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Scientific research on meditation and its contribution to health

Research on the processes and effects of meditation is an increasing larger subfield of neurological research. Modern scientific techniques and instruments, such as functional magnetic resonance imaging and electroencephalography have been used to see what is happening in the bodies of people when they meditate, and how their bodies and brains change after meditating regularly.

These studies have shown that major changes to the body occur as a result of regular meditation practice. For example, a study carried out by Richard Davidson and Jon Kabat-Zinn showed that eight weeks of meditation based on awareness produced significant increases in left frontal lobe brain activity, which is associated with positive emotions. Positive emotion is a skill that can be mastered with training similar to that of learning to ride a bike or play the piano.

Meditation has been practised by various cultures since antiquity, especially in monastic communities. Nowadays there are many secular programmes in the West too, including those based on Mindfulness. Nowadays, meditation practices have become popular with the medical and mental health community in the west, as these processes have a positive impact on patients suffering from stress-related health problems.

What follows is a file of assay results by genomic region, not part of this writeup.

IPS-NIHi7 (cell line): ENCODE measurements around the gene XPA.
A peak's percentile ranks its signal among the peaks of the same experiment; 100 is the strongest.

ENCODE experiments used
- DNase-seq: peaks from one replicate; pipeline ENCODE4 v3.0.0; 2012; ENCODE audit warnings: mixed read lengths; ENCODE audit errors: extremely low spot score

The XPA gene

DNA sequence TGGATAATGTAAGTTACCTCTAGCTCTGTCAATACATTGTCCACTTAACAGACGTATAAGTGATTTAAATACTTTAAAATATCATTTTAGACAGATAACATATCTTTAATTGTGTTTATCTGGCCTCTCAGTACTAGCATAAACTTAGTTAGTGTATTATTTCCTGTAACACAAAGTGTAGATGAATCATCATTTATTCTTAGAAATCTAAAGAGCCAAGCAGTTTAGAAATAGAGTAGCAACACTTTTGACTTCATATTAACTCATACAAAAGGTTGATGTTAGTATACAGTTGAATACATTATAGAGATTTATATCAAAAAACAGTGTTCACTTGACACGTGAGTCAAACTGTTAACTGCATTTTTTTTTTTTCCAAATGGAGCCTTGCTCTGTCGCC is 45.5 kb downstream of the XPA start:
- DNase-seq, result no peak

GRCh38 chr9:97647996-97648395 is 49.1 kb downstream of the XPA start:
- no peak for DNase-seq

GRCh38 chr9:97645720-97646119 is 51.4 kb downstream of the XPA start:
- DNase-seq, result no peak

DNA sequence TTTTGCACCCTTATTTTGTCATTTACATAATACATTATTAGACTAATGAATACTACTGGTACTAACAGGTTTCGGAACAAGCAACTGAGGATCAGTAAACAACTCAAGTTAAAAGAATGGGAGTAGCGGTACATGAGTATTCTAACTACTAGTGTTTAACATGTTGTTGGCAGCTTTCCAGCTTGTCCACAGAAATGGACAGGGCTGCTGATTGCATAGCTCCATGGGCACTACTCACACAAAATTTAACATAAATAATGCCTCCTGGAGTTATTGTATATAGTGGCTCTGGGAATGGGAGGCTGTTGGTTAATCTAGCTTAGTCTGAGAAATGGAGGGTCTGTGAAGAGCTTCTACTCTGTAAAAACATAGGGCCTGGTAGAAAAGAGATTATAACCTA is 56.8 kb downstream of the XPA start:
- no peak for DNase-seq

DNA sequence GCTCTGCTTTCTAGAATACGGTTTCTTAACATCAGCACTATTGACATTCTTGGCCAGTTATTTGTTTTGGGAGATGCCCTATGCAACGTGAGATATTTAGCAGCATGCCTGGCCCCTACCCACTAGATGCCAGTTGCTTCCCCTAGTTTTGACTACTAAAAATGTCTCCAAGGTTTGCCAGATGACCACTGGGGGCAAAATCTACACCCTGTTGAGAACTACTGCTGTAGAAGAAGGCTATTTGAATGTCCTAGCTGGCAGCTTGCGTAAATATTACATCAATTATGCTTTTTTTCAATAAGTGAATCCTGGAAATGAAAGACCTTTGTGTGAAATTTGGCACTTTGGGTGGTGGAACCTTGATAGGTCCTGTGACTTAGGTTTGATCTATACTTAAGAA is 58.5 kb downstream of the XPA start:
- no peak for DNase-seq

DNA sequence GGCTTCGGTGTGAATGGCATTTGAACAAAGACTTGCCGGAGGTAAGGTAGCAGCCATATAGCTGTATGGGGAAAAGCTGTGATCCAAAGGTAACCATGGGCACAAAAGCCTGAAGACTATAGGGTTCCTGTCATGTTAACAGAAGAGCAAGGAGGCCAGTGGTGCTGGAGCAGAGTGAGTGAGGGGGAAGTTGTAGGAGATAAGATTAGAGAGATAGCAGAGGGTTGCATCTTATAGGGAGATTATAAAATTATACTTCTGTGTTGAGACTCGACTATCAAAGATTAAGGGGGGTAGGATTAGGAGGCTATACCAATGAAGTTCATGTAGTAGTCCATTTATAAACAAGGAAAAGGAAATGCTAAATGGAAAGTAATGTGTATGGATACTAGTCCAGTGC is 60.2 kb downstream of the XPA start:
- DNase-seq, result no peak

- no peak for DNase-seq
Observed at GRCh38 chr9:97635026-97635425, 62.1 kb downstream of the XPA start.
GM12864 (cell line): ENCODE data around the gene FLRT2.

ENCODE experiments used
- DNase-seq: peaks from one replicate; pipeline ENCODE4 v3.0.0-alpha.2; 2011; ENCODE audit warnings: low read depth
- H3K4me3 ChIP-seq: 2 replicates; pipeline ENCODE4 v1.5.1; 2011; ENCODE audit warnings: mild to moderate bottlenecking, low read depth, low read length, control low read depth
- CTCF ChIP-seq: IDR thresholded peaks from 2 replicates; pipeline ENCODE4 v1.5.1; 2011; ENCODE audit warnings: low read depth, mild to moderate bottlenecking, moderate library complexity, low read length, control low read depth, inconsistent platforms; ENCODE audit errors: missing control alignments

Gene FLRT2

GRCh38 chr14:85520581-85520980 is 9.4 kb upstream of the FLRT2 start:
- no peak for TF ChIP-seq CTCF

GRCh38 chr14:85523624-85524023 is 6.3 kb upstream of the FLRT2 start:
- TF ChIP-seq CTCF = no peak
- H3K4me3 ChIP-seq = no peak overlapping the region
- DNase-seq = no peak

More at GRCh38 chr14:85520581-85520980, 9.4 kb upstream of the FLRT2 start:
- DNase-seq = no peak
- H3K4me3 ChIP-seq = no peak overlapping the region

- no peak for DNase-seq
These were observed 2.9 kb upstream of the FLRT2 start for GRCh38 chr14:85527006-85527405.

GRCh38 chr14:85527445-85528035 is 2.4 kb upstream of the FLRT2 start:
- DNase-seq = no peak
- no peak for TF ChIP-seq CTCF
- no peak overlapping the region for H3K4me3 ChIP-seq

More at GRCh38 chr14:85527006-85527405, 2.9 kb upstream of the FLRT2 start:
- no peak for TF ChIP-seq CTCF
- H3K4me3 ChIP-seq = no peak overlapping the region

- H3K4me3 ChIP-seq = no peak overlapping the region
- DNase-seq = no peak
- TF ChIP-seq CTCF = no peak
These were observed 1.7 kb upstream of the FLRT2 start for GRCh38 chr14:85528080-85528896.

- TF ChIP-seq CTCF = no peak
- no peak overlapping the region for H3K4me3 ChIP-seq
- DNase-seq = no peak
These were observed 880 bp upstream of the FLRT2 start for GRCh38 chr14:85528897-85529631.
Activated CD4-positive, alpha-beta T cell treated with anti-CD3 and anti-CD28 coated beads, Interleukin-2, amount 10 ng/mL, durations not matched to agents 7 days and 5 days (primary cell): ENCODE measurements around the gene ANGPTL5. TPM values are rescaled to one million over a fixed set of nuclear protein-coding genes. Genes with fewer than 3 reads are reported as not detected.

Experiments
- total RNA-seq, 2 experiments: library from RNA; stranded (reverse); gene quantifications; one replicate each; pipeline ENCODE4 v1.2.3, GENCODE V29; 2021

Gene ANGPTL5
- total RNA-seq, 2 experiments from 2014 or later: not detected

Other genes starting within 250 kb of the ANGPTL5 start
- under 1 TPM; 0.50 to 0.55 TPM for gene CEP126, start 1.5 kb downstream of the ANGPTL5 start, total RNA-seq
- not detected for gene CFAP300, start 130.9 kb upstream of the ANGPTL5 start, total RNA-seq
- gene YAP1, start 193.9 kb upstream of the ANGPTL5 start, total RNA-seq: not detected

The relaxation response

Dr. Herbert Benson, founder of the Mind/Body Medical Institute and working at Harvard University with the collaboration of several hospitals in Boston, reports that meditation induces a series of biochemical and physical changes in the body or a “relaxation response”. The relaxation response includes changes in metabolism, heart rate, breathing, blood pressure and brain chemistry. Benson and his team also carried out clinical studies in Buddhist monasteries in the Himalayan mountains and recorded the relaxation response in order to document the benefits of meditation, which back in 1975 were not widely known.

The calming effects of meditation